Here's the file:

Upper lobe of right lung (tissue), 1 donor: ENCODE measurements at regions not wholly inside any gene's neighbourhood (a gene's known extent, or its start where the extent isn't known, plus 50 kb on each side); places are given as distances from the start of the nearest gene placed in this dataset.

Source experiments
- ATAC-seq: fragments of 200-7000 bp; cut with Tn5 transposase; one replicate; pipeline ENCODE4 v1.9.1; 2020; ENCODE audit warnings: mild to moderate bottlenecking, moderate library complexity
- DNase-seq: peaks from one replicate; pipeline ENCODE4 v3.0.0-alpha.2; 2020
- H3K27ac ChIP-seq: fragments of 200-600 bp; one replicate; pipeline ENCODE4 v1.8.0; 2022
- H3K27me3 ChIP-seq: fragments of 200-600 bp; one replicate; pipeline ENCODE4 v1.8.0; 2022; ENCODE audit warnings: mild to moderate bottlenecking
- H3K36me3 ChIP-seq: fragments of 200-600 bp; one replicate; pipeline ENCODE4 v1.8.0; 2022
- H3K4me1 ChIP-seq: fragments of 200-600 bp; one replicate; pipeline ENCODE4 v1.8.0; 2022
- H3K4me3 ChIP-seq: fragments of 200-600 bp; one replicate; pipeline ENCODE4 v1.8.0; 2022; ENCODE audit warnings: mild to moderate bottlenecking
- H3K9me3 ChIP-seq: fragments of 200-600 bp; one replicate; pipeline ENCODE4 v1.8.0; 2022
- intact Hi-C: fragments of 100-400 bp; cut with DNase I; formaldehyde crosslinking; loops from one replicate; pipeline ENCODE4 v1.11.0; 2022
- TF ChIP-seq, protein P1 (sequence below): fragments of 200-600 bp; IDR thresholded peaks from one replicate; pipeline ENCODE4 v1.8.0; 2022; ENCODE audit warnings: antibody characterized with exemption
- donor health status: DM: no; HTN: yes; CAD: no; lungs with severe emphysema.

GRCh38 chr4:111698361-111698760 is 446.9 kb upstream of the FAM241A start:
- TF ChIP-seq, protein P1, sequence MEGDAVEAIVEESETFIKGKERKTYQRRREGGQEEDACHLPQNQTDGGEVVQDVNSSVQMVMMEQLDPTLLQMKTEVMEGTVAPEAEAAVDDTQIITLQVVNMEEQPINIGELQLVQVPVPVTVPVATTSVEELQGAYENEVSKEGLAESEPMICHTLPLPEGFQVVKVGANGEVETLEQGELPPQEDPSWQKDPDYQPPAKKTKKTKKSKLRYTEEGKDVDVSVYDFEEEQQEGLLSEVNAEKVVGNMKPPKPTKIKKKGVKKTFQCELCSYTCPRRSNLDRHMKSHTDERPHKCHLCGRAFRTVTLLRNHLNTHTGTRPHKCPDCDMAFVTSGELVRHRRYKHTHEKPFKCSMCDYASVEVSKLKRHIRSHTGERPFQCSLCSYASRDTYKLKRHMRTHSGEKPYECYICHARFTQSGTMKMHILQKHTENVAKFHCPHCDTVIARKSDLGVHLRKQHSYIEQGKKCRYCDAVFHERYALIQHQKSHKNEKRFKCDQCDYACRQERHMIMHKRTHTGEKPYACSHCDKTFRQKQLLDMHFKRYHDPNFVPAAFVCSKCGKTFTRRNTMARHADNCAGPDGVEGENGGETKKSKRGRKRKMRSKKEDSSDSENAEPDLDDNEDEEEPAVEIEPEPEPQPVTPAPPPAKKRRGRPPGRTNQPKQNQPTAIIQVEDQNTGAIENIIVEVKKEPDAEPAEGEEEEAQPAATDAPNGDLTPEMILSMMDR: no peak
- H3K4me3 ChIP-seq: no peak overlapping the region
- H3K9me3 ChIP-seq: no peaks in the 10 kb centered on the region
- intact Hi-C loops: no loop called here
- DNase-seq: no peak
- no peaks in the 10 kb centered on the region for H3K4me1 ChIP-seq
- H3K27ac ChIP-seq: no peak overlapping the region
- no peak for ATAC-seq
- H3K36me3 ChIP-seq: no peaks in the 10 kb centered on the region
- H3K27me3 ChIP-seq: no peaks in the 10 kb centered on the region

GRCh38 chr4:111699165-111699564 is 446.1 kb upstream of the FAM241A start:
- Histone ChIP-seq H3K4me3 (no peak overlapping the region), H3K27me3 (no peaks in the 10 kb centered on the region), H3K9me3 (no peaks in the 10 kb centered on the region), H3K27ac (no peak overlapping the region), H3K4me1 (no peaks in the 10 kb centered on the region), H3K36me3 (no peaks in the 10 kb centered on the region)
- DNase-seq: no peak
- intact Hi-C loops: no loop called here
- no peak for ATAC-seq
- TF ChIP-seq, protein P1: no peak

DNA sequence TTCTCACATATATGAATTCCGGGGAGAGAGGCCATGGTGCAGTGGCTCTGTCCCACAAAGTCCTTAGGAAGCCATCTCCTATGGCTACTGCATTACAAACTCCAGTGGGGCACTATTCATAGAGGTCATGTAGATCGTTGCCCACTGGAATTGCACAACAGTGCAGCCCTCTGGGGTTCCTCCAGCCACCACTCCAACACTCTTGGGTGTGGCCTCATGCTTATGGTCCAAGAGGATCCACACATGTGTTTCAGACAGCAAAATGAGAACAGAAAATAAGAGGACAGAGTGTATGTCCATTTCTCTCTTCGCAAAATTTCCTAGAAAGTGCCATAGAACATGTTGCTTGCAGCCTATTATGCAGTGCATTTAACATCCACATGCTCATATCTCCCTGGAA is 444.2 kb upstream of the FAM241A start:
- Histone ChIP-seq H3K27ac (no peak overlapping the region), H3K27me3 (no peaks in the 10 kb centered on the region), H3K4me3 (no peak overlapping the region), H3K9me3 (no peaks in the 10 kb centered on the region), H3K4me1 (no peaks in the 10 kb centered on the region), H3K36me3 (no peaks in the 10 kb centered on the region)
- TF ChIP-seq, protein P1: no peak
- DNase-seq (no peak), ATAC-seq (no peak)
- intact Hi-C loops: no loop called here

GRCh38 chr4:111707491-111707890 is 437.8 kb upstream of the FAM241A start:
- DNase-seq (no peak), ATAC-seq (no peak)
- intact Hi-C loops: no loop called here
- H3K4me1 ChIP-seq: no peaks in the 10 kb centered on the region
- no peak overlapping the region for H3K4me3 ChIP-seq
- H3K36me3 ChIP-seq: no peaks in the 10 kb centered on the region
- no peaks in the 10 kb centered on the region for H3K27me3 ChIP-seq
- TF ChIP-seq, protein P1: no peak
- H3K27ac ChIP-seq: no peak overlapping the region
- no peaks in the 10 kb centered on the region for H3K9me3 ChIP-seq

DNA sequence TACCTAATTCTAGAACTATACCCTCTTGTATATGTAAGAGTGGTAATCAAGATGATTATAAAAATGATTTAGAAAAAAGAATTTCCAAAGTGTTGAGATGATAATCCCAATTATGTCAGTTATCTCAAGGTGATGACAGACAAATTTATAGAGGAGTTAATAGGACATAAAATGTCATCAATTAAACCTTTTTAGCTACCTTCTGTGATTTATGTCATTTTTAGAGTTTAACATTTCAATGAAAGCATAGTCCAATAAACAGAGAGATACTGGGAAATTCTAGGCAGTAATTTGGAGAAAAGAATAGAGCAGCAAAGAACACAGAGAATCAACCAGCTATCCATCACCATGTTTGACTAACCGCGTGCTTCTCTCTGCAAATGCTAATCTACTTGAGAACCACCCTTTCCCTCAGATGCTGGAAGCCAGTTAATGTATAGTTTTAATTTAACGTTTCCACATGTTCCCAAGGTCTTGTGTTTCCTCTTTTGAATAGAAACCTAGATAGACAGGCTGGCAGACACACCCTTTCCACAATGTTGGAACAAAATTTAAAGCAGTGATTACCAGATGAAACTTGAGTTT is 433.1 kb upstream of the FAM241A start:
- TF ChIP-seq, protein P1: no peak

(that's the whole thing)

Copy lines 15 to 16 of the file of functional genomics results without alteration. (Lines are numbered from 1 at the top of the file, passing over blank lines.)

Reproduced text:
- TF ChIP-seq, protein P1, sequence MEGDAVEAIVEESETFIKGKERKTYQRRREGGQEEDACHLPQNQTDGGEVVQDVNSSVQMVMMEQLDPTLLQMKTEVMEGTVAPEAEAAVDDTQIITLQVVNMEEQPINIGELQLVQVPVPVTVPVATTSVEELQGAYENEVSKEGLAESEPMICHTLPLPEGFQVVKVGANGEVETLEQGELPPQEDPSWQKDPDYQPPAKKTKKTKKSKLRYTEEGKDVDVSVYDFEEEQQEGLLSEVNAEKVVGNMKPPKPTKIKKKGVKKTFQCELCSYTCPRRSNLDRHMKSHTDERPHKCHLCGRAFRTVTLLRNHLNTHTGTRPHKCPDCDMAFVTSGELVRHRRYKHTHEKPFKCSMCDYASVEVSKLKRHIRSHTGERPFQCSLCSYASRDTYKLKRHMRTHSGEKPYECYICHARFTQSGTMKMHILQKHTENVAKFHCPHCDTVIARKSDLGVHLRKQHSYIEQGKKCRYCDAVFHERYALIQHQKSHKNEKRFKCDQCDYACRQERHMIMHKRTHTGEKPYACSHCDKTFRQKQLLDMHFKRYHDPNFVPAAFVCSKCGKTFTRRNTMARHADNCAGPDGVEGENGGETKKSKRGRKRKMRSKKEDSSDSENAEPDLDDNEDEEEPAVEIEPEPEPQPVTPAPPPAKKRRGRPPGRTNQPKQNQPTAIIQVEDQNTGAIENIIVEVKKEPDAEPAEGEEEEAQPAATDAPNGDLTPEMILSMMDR: no peak
- H3K4me3 ChIP-seq: no peak overlapping the region